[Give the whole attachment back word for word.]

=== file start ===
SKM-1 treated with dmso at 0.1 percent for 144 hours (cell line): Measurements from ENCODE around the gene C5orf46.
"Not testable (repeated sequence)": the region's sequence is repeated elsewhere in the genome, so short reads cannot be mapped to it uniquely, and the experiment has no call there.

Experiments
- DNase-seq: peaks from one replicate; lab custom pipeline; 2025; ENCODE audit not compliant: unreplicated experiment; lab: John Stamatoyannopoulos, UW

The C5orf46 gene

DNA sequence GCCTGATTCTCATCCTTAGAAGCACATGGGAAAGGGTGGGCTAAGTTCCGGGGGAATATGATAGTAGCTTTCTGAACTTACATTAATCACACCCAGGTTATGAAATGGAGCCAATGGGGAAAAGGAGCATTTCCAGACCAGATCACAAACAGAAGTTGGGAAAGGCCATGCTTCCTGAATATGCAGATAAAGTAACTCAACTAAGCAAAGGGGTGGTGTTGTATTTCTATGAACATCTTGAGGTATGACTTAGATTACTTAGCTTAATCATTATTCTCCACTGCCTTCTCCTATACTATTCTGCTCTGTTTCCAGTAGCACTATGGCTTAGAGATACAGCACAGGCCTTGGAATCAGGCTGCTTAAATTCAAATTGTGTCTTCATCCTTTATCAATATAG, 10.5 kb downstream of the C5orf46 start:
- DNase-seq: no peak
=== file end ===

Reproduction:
SKM-1 treated with dmso at 0.1 percent for 144 hours (cell line): Measurements from ENCODE around the gene C5orf46.
"Not testable (repeated sequence)": the region's sequence is repeated elsewhere in the genome, so short reads cannot be mapped to it uniquely, and the experiment has no call there.

Experiments
- DNase-seq: peaks from one replicate; lab custom pipeline; 2025; ENCODE audit not compliant: unreplicated experiment; lab: John Stamatoyannopoulos, UW

The C5orf46 gene

DNA sequence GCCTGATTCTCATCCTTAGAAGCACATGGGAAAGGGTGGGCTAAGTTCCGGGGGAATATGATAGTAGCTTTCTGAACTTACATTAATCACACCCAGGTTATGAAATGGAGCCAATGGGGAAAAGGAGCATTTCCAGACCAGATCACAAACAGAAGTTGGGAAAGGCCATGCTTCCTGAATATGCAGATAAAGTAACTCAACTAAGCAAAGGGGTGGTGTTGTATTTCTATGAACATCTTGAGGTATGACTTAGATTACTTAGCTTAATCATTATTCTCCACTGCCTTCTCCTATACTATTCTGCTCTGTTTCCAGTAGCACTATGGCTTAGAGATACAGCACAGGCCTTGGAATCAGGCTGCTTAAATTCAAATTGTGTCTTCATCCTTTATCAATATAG, 10.5 kb downstream of the C5orf46 start:
- DNase-seq: no peak